Last Updated on December 8, 2023 by Argufier
According to the petition, the Christian Scriptures are too vulgar and violent – the commission investigating this partially upheld the complaint.
In several states in the United States, parents have the opportunity to complain about certain things to the heads of public school districts. For example, they can hold school leaders accountable for what they teach the children, or what they don’t. In several places, they can even have a say in the contents of the school library.
In general, these tools are used by more conservative parents who want to remove books from school shelves that they believe are against American values, or portray historical characters, or even the country itself in a bad light, sometimes framing the founding fathers as too racist because of its troubled past.
Conservative politicians and opinion leaders consider the school and the university sphere to be one of, if not the most important arenas of the culture war, and therefore Republican politicians deal a lot with this part of the culture war, so in more and more Republican-led states, laws are passed that would suppress those books in schools that they think children are too young for, but mostly conflict with the worldview or values of Republicans.
In general, they want to ban books that, for example, deal with critical race theory (CRT) – this interdisciplinary theory mainly examines how politics, law or even the media transforms racial and social perception, but according to conservatives, the purpose of the whole thing is to paint white people as racist – or, according to them, to spread LGBTQ propaganda under the heading of sensitization.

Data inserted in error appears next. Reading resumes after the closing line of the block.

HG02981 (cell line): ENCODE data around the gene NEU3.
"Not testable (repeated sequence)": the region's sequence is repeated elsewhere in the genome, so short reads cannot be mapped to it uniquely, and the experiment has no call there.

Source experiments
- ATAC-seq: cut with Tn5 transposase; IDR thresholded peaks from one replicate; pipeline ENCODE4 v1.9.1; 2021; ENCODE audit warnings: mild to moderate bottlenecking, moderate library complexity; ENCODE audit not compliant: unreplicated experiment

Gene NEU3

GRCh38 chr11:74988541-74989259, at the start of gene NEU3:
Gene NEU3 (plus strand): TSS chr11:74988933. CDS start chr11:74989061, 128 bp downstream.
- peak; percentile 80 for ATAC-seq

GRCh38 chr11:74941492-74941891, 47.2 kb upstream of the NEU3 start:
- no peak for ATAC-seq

Fed up with this ongoing culture war, a Utah parent decided to file a school complaint against the Bible to have it removed from school walls, saying it was too vulgar and contained many violent scenes that would harm elementary and middle school students (In the USA, the structure of the schools looks a little different, they go to primary school between the ages of 5 and 11, high school between the ages of 11 and 13, and then the gymnasium until the age of 18).
The parent did this to make fun of those who try to ban all kinds of books. To his surprise, however, the school district not only took his announcement seriously, but also partially upheld it.
So, in a school district in Utah, the Bible was banned from elementary school libraries with immediate effect.
Thus, it will not be possible to find the work Christians call Scripture in schools reserved for the 5-11-year-old age group, while it is still available for 11-year-olds and high schools, reports NPR.
Back in March, the parent asked for an investigation into whether the Bible is actually acceptable reading for children ages 5 to 13, after the Republican state passed a law in 2022 that would ban books containing “pornographic or indecent” material from elementary school students.
According to the filing, the parent saw the Bible as “one of the most sexualized books” in schools, and that the book contained details and appendices that violated passages of the 2022 law passed by the Republican-dominated state legislature.
According to the committee, this does not happen at all, but nevertheless they felt that the availability of the book should be limited, so it is only allowed in secondary schools, i.e. from the age of 11.
A parent has already appealed against the committee’s decision, while a Republican representative of the state responded to the case in a statement. At first, Ken Ivory thought that the woman was only making a complaint because of teasing, but in his statement on Thursday night, he changed this to the fact that the Bible is challenging reading for a small child, and it can be best taught and understood at home, in a family setting.
After the committee’s decision, the Davis School district received complaints about the scriptures of other religions, the NPR article mentions the Book of Mormon as an example.
By the way, not only the Bible is removed from the shelves of the schools belonging to the Davis School school district, but also, for example, Toni Morrison’s book The Bluest Eye, which shows through the imagined life of an African-American girl what it was like to grow up as a black girl during the Great Depression, while in addition to racism, it also deals with the topics of child molestation and incest.